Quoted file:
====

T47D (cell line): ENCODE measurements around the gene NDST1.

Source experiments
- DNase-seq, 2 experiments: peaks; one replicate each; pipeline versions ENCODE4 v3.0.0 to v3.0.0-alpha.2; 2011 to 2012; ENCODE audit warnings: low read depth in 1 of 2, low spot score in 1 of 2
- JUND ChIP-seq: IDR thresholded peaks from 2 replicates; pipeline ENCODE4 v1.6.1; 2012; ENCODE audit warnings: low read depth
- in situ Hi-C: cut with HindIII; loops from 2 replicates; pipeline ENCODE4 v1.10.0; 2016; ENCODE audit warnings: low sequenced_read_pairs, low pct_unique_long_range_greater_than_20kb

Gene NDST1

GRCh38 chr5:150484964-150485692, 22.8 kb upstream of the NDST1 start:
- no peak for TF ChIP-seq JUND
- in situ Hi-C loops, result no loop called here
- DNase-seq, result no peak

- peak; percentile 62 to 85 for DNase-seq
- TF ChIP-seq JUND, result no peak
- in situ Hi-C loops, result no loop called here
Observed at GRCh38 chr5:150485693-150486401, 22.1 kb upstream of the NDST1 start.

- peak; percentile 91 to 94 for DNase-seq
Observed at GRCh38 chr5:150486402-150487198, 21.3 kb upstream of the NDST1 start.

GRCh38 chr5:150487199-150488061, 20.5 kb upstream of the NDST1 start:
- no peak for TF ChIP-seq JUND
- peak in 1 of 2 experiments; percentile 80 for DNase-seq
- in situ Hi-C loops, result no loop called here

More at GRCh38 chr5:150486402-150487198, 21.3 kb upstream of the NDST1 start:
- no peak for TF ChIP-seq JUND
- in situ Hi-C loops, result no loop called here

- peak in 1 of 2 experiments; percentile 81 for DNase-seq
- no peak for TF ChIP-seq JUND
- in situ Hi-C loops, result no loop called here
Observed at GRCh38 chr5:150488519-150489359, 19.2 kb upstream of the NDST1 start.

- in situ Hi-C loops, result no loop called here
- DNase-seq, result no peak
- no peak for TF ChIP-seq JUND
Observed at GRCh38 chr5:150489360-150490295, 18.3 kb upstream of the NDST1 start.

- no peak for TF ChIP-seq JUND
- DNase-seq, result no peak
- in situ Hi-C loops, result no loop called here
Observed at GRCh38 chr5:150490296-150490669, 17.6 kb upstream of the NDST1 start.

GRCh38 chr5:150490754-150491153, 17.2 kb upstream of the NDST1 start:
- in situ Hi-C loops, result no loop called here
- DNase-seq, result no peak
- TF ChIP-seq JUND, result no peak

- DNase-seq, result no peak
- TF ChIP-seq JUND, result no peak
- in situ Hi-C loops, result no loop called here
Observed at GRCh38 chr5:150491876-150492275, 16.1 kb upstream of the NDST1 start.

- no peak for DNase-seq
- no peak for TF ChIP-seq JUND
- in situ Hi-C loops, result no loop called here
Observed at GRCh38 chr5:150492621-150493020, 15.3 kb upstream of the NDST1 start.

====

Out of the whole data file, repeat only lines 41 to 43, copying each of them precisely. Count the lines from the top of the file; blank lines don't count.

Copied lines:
- TF ChIP-seq JUND, result no peak
- in situ Hi-C loops, result no loop called here
Observed at GRCh38 chr5:150491876-150492275, 16.1 kb upstream of the NDST1 start.